I'm going to be somewhat blunt: many of the strongest critics of Senator Sanders on this board are passionate defenders of President Obama and Hillary Clinton. That is great, I'm glad you are so in favor of two of our best Democratic politicians. But many of you did not have any love for Jennicet protesting somebody on their side, seeing it as rude or attacking the wrong enemy. Even when a queer person like myself pointed out that Jennicet had a good reason to protest, it was still dismissed with a list of President Obama's accomplishments on LGBT issues. This is exactly the same as what some Sen. Sanders supporters (who I think are probably doing Bernie a disservice, considering the response) have done after the Black Lives Matters protests.
It should be acceptable for a black person to protest Bernie Sanders despite his commitment to racial justice. It should be acceptable for a queer person to protest Barack Obama despite his commitment to LGBTQ equality. I don't understand why somebody thinks one of those is acceptable and not the other.
Posted by DemocraticWing | Tue Jul 21, 2015, 09:41 AM (2 replies)
I would not like to have this post seen as a pro-Bernie post. I support him, but there will be criticism of him in this post, as there will be of the rest of our Presidential candidates. This is about something more important than who is the Democratic nominee for President in 2016.
Our country is in crisis. The crisis is not one problem that can be slain like a dragon, it is deep, complex, and has many different manifestations. Young people--my generation--are pushing for change in a way not seen since the 1960s. Direct actions, protests, even the occasional riot: this is the screaming of those pushed to the brink, left unheard and ignored by both friends and foes. The LGBTQ rights movement scored a major victory last month, but we have so much left to do; every day a queer person is fired for being themselves, every week a queer child is made homeless, every month a trans person is murdered. Feminism is having a brilliant moment in the spotlight, but not without backlash, as misogyny has reared its head in the form of online harassment and the so-called Men's Rights Movement. Poverty and income inequality are front and center in our political debates today, but Occupy has been suppressed and it's hard to tell who will work for the 99% and who just wants our votes. Hispanics have organized to show the country that all of them, legal or not, are Americans and deserve to be treated with respect; yet they still face racism, the terror of deportation, and inflammatory rhetoric from the leaders of the conservative movement.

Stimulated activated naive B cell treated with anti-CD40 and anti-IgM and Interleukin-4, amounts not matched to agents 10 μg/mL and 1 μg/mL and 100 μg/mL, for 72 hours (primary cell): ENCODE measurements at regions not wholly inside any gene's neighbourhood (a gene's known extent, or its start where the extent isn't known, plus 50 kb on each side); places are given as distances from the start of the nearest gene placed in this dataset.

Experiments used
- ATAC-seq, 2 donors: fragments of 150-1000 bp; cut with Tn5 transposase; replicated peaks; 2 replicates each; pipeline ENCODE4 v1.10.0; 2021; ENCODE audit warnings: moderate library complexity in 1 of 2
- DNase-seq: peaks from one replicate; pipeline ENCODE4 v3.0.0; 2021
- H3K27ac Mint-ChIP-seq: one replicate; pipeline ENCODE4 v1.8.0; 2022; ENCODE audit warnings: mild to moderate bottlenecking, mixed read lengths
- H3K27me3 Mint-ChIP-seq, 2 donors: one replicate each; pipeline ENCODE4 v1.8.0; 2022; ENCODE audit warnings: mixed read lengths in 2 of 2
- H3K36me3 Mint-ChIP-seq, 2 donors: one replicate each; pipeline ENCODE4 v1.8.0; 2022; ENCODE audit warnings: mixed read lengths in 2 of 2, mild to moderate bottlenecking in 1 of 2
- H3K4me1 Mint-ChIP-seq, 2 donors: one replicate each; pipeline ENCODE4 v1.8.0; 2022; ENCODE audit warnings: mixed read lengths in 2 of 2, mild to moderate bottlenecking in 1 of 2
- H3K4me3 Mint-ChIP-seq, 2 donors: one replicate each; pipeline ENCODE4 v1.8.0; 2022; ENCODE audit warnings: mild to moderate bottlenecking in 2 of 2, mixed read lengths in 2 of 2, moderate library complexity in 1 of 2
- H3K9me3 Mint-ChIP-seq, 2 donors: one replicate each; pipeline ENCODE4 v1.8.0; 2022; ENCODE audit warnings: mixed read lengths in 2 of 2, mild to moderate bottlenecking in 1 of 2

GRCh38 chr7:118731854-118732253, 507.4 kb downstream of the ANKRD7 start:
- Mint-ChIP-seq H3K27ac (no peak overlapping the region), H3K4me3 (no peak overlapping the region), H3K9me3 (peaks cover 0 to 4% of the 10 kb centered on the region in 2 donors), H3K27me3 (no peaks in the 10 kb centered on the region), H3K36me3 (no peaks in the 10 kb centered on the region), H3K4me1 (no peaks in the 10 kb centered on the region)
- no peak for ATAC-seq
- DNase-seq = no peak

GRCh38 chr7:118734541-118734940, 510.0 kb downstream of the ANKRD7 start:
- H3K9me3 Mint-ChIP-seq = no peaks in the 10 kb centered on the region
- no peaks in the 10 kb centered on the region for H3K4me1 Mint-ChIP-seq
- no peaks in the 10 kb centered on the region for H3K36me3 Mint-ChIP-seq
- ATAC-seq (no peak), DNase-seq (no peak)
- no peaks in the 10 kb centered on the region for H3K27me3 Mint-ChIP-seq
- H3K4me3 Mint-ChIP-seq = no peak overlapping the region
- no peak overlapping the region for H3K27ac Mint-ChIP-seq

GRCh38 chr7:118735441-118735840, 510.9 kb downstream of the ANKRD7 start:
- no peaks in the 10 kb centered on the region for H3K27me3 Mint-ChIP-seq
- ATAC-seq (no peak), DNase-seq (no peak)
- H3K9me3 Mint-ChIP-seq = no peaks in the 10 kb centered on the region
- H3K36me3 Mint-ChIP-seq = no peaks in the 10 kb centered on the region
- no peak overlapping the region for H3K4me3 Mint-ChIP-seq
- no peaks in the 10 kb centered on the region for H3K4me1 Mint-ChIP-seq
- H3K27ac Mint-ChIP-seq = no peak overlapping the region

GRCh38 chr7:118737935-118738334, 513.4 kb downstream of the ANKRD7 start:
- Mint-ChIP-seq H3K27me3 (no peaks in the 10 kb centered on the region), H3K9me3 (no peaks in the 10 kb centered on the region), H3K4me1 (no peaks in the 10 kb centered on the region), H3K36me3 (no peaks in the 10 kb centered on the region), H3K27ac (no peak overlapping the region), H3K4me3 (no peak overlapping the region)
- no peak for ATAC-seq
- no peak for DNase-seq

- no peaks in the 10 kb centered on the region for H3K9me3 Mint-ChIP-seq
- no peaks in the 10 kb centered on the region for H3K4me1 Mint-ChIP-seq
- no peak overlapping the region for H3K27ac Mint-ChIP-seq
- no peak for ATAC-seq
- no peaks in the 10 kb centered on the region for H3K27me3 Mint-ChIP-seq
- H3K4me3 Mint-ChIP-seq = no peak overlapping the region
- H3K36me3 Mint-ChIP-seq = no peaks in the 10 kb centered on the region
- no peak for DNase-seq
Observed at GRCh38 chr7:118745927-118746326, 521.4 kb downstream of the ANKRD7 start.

And perhaps most importantly, although I hesitate to elevate one social movement over another, young black people in America are organizing to fight racism and racial injustice. A young black man is more likely to go to jail than to college. Too many black children are living in poverty and attending crumbling schools. The police will shoot a black person, will beat a black person, will imprison a black person regardless of their guilt. We talk about the failures of the criminal justice system, but even reforming that won't help the people killed by the cops in the middle of the street before they ever appear in court. The demands of Black Lives Matter are simple: stop letting the police kill black people without punishment, stop making the police a paramilitary force set to terrorize the streets, stop looking for new ways to imprison black people, and start investing in education and jobs instead of police and prisons. Those are important, and must be supported wholeheartedly by anybody claiming the labels liberal or progressive. Black lives matter. There's no need to qualify that, I don't think anybody seriously believes that by saying black lives matter a person doesn't believe other lives are important. Of course the lives of all people matter, but our colorblindness blinds us in ways we don't even know, and we can generalize all we want but it doesn't stop or even alert us to the killing of black people.